Are Nonstick Pans Actually Safe to Use?

Are Nonstick Pans Actually Safe to Use?

There is no doubt that nonstick pans are really useful in the kitchen. They are able to make delicious food without making a huge mess, allowing for easy cleaning at the end of the day.

However, are they actually safe or is that special coating that’s been making your life easier bad for you?

Well, it’s not exactly inherently damaging to anyone’s health but you still should learn a thing or two before handling a nonstick pan.

The coating is known as Teflon because of this famous nonstick brand name but the substance itself is a chemical named polytetrafluoroethylene, or PTFE and it is not a health hazard in itself since it’s inert, therefore not able to react with anything, including the human body.

However, there are quite a few related chemicals that are slightly more dangerous for you, the one people are mostly worried about being perfluorooctanoic acid or PFOA.

This substance was used by manufacturers in the early 2000s but has been fully phased out for almost a decade.

It can cause “polymer fume fever” if you breathe in a large amount of fumes.

However, it’s not hard to avoid it as known cases include industrial workers and one person who was taking a nap and managed to burn off almost the entire coating of their pan unintentionally.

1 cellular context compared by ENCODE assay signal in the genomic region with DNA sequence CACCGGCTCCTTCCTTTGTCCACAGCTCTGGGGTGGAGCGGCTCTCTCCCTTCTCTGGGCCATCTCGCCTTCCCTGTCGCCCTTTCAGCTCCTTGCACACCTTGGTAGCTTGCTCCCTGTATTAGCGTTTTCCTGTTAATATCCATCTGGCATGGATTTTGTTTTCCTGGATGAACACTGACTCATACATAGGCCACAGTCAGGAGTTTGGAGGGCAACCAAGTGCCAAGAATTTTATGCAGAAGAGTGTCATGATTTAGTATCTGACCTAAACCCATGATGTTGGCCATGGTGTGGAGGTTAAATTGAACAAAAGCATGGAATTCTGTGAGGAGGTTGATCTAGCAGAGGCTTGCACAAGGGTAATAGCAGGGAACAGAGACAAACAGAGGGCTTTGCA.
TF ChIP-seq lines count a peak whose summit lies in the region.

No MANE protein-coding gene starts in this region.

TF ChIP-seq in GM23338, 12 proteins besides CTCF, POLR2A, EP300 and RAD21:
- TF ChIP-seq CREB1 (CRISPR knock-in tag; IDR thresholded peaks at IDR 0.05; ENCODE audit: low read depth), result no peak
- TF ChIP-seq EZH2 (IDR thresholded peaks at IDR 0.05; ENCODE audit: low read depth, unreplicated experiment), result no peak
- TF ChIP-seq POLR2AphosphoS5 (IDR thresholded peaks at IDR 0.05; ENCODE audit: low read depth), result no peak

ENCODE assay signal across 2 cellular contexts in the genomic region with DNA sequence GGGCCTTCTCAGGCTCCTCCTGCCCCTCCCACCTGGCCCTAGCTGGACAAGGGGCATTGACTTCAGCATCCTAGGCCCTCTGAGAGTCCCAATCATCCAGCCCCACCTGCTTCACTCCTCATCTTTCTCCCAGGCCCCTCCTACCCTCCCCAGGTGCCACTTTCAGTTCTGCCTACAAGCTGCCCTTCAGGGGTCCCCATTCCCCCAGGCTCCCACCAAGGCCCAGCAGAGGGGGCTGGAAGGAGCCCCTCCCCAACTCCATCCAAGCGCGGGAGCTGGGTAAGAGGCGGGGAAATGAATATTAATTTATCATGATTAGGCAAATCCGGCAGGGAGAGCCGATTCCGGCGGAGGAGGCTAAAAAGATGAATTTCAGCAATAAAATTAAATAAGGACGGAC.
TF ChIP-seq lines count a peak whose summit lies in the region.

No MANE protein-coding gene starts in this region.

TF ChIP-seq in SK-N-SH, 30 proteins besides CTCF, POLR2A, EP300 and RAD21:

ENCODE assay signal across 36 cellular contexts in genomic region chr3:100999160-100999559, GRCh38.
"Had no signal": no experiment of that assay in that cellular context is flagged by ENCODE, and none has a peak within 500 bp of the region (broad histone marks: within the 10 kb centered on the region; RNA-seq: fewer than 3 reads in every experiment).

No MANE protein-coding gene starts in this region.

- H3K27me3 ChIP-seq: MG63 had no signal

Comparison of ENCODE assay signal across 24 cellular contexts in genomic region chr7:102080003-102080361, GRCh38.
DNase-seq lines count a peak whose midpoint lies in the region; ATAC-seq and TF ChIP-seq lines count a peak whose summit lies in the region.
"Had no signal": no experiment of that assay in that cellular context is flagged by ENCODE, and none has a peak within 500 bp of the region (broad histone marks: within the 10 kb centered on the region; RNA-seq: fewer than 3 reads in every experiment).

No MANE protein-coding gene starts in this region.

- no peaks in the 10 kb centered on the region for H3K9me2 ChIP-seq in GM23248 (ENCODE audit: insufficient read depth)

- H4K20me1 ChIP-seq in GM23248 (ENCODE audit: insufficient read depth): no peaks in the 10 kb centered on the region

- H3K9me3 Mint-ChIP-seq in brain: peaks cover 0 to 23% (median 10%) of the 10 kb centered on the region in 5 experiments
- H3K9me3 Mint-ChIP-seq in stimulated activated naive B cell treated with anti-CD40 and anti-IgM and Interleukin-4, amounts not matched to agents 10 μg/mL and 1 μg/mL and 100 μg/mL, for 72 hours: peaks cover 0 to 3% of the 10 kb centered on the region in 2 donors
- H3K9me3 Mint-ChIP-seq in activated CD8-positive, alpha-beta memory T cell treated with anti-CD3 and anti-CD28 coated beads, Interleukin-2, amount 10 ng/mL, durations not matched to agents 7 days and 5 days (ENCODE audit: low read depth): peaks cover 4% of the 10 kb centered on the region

When it does happen, the symptoms are not terribly dangerous either.

They are similar to flu symptoms and patients tend to recover in a matter of hours.

In other words, it really doesn’t seem like people are putting their health in any danger by using nonstick pans.

According to the American Cancer Society, “nonstick cookware is not a significant source of PFOA exposure.”

The organization also mentioned that neither the Environmental Protection Agency nor the World Health Organization has determined whether or not PFOAs pose a risk of cancer.

All in all, it’s important to keep in mind that there is a chemical related to the chemicals used for the nonstick pans’ coating that could be harmful to humans, but at this point, the dangers are not clear when used in regular cooking.

So, to try and avoid that risk, make sure not to overheat your pan.

This is because, while PFOA is no longer used in the manufacturing process, it is a substance that can still be produced whenever the PTFE coating breaks down, something that may occur when the pan is heated way more than the average recommended cooking temperature.

If you’re not sure what the limit is, check the label when you buy a nonstick pan – usually, it’s around 500 degrees Fahrenheit.

You should also avoid scratching the coating as much as possible as it can make releasing chemicals when it’s heated more likely.

Katherine Baldwin

Katherine is just getting her start as a journalist. She attended a technical school while still in high school where she learned a variety of skills, from photography to nutrition. Her enthusiasm for both natural and human sciences is real so she particularly enjoys covering topics on medicine and the environment.

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